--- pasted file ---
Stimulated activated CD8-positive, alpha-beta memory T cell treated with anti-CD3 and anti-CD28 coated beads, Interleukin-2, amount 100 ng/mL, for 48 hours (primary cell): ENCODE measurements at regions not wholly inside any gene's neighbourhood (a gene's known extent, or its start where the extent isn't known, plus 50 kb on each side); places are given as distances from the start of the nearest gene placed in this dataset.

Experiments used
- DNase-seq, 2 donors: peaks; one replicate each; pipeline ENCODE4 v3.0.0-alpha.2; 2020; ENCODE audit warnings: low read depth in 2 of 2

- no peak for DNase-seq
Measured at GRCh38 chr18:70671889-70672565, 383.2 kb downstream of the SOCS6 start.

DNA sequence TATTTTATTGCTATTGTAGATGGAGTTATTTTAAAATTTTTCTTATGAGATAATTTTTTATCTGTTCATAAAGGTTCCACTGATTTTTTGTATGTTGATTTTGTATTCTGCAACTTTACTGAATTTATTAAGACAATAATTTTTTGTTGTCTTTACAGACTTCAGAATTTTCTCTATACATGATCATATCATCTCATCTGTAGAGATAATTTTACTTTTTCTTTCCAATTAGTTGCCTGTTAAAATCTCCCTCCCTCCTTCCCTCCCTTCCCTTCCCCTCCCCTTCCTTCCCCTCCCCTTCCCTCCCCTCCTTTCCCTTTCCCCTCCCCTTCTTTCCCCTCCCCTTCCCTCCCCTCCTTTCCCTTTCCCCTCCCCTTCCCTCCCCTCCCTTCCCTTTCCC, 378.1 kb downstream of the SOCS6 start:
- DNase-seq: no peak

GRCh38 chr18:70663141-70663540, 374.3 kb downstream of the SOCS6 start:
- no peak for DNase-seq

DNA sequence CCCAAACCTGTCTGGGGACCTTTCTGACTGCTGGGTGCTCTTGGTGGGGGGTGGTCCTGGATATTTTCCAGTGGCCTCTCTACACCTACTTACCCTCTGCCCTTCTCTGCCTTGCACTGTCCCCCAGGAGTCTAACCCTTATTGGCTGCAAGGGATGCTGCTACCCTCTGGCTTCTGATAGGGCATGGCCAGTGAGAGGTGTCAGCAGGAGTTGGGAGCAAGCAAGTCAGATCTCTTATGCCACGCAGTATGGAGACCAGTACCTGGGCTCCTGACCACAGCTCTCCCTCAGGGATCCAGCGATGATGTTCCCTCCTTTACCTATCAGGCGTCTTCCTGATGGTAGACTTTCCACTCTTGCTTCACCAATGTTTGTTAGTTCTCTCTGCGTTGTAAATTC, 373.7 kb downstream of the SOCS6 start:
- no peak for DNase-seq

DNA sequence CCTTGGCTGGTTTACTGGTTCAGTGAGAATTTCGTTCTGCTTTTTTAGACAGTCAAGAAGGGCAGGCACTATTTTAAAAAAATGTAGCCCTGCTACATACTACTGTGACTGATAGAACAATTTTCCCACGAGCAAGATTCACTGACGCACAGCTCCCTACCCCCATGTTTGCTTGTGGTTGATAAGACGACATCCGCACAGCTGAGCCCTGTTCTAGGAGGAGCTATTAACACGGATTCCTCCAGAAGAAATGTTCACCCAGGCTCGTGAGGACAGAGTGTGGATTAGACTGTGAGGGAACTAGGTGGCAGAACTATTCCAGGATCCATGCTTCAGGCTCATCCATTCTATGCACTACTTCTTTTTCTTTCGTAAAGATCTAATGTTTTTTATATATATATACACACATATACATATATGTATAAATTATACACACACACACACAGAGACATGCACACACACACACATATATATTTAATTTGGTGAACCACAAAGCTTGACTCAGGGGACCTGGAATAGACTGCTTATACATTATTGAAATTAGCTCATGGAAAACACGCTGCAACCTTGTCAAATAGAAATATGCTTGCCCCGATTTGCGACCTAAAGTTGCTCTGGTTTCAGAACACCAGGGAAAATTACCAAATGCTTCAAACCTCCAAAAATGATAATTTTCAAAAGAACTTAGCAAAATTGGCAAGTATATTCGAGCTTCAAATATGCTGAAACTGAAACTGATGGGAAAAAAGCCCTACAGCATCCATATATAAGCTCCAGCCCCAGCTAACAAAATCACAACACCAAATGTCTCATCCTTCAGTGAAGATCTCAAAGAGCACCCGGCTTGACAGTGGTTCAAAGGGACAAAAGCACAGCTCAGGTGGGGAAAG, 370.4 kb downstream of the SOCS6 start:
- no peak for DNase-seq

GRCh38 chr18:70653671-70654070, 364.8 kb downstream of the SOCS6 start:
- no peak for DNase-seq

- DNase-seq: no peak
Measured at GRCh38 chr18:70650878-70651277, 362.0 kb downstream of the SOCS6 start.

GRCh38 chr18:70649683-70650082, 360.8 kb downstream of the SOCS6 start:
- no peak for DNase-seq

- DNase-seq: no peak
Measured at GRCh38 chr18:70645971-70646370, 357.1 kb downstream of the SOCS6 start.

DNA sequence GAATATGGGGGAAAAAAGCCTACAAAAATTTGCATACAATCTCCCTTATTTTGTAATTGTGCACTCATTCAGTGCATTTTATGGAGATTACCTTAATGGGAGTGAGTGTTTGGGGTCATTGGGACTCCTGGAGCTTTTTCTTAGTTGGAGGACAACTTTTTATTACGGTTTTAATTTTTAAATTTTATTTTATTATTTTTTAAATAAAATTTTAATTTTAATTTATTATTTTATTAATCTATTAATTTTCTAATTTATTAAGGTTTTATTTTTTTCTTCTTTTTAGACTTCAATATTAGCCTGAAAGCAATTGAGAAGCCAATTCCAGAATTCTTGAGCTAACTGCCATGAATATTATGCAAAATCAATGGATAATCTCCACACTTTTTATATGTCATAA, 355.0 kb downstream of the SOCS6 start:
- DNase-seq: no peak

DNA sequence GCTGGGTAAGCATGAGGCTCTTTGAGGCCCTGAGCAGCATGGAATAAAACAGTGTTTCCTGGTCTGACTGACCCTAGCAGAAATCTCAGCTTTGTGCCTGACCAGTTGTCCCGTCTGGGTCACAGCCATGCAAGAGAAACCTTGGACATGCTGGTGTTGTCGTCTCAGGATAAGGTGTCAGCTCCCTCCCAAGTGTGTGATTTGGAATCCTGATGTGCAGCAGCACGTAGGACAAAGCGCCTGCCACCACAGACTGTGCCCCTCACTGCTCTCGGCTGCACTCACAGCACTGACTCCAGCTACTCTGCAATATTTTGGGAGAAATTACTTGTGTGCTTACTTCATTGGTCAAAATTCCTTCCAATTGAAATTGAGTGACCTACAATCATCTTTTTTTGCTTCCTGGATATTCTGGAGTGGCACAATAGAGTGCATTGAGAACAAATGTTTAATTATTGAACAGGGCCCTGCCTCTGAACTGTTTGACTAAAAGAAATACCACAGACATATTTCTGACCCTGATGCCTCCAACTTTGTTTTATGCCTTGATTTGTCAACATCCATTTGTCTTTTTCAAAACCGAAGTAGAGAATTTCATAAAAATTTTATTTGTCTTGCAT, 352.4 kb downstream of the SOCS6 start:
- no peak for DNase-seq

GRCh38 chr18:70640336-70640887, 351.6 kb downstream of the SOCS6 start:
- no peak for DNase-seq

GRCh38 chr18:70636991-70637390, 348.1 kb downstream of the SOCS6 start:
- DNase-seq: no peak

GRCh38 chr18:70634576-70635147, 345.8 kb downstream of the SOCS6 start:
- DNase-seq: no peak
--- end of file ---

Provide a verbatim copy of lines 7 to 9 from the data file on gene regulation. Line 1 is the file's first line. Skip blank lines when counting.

- DNase-seq: no peak

GRCh38 chr18:70663141-70663540, 374.3 kb downstream of the SOCS6 start:
- no peak for DNase-seq